1. If there was the notion of time passing and change occurring, I don’t think you’d get the same stories evolving though. If there was political dissent a few generations ago there’d be the same ideas around at the time of the story. You can’t put revolutionary ideas back in the bottle. Usually the world-building is dependent on the same social order having been in place since forever, and it’s replicated all over the known world. Everything is ‘ancient’ with cities full of magnificent palaces yet the engineering knowledge needed to build them hasn’t been used for anything else. There are always galleons but no exploration, no maritime technology developed. There is never a sense of progress, the world was always like that and there is no research or thinking going on to develop it further. Actually, one of the things I read often that annoys me the most is the stew. When your prince is on the run with his supporters they make camp and someone always makes ‘a stew’ usually in an iron cooking pot suspended over an open fire. How long do they imagine it would take to heat an iron cauldron over a camp fire, never mind make the ‘stew’ to put in it? Catch your meat, pluck it, skin it gut it butcher is, trawl through the forest looking for onions and carrots, at night, in the dark, then cook ‘stew’. It takes my stews about three hours cooking on the gas and about an hour’s preparation time and I only have to go to the fridge for the ingredients! I always wonder which is the poor bugger who has to lug the cook pot and the iron trivet and chain around with him…

      1. Right — what I meant was that there was political dissent (or a coup, or a war, etc.) a few generations ago and the current system *is* the product of that change, which has now (for the time being) stabilized into the new way of doing things. Of course then they couldn’t do what you’re talking about, where the same social order has been in place for centuries, but I rarely find that that’s actual vital to the story. (Much less that it be replicated across the whole world.) Most of the time the author could change that backstory and still have the same current conflicts and goals — they just haven’t thought it through.

        I share your gripes with all these lazy shortcuts to world building. And meat stew would be a luxury on the road. Porridge is more like it.

      2. I think that fantasy stories generally steer clear of anything that is going to have repercussions on the world. Dissent, revolt, political strife is going to change to world of the story. It will be in flux the same way the real world is. Fantasy readers don’t want that they want more of the same for ever and ever, or so we’re told.

      1. Not mine either, but I love good fantasy. Good fantasy is like real life with an added ingredient. And that ingredient is not a prince, a dragon or a magic sword.

  3. Complexity doesn’t sell these days. And writers in the US can’t say anything it seems these days without being called out for being some kind of -ist, or for appropriating a gender/race/culture that is “not their own”. Who owns a story, what can be imagined and created? Who owns humanity? There’s a difference between exploitation and creation, between what you wish to be true and what actually is, but the nuances of that have been lost.
    And so, watered down clichés, because that’s all that’s “allowed”. (K)

    1. I know, it’s pathetic. The pretence that as long as we write tolerance and difference into novels it will be true. And it has to be at the expense of truth and reality and logic.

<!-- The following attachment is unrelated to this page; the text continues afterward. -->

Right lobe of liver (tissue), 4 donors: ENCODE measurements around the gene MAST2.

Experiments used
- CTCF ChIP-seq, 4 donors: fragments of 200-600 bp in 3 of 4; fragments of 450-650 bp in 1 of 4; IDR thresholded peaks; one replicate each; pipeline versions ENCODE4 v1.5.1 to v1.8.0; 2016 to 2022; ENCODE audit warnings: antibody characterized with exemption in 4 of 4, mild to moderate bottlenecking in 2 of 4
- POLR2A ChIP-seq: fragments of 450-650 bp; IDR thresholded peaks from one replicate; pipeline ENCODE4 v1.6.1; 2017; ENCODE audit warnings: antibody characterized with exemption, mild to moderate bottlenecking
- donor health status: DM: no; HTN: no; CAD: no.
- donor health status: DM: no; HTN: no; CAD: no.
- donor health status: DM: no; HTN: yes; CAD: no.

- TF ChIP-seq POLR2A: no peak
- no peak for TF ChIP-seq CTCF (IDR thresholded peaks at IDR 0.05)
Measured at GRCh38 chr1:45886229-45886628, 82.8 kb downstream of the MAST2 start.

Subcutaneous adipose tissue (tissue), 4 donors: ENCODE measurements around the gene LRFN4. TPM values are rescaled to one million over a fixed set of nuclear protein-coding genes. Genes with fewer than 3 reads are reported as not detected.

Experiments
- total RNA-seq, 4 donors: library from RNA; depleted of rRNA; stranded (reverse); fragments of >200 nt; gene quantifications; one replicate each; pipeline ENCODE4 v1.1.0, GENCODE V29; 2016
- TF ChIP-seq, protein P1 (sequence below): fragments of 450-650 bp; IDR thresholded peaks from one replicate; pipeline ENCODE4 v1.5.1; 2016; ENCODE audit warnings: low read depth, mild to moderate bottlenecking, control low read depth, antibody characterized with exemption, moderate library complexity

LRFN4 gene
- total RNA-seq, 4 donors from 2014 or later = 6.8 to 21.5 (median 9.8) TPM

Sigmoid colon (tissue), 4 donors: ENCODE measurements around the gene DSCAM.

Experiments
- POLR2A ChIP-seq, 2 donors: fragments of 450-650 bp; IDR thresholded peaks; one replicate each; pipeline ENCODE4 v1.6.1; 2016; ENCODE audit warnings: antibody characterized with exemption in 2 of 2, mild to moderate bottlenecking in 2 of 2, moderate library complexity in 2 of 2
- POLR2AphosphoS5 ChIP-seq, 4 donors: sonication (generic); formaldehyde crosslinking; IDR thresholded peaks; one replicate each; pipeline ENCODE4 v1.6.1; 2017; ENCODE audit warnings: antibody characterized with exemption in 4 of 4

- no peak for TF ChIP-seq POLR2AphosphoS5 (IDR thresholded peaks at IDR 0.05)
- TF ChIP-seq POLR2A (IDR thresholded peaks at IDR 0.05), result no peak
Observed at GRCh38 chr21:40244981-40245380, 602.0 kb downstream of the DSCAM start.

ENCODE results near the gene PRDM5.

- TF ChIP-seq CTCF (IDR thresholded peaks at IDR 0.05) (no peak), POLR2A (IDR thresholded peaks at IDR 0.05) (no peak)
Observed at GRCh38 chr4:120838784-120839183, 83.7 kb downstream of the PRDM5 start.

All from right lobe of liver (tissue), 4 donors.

The cultural appropriation thing perplexes me. I heard that some white models were called out because they were wearing tresses in their hair. Do I misremember or wasn’t it a big thing for Afro-American women to have their hair straightened?

      1. You’d think that nations that are so hung up on being nice to everyone and offending nobody would be paragons of equality and tolerance. Wouldn’t you? Maybe not.

      2. I’m all for civil rights, equal rights etc etc but I admit I get confused when people demand equal rights BUT the right to retain a separate status. Are you joining or not?

  4. My big problem is the monarchy thing. In real life, I’m a republican, but I’m expected to read books where the one true monarch is innately superior to everybody else…

    I stopped reading one book, featuring a farm boy of mysterious origins, when the writer told me cider was made with hops. Do your research, or suffer me walking away.

    1. The farmboy was a mislaid prince under a curse. I’d put money on it. No, that would make me turn off too. That and the Viking houses with upstairs bedrooms..
      The one I just stopped reading not only has a camp fire stew but they sit around it (on the run) drinking cider out of mugs. Cider? Made out of hops too probably. I didn’t recall that they had a whole mule train and baggage carts carrying all this stuff with them.

    1. Except that these kind of stories manage to have absolute monarchs, ruling a country without an economy, peopled by nobles (who do nothing) and peasant farmers who till the soil apparently on their own account. I suppose they have a well developed tax system.

  5. It’s funny, I had a similar thought just last night. I was reading another fantasy novel – I like them, I write them 🙂 – and the main characters stopped for a meal consisting of cheese and bread. Okay, I know that’s like a staple now but it didn’t really fit with the world building. It felt like the author was more like oh this is a fantasy, they must only eat cheese and bread and less into painting a realistic experience.

    1. Bread and cheese is just lazy, I suppose, but at least it’s plausible. It’s when they start on the stew that steam starts coming out of my nostrils. The last fantasy I jettisoned had a female member of the trusty band who were off to save the world from the forces of darkness and restore the rightful prince to his rightful throne etc etc just made stews. She hadn’t uttered a word by the point I jumped ship, just made the stews. They’d make camp at nightfall, the men would make a fire and go hunt a stag or whatever, while she made the stew. Out of what? Does nobody these days know how long it takes to make a stew? In an iron cooking pot? Over an open fire? Stupid.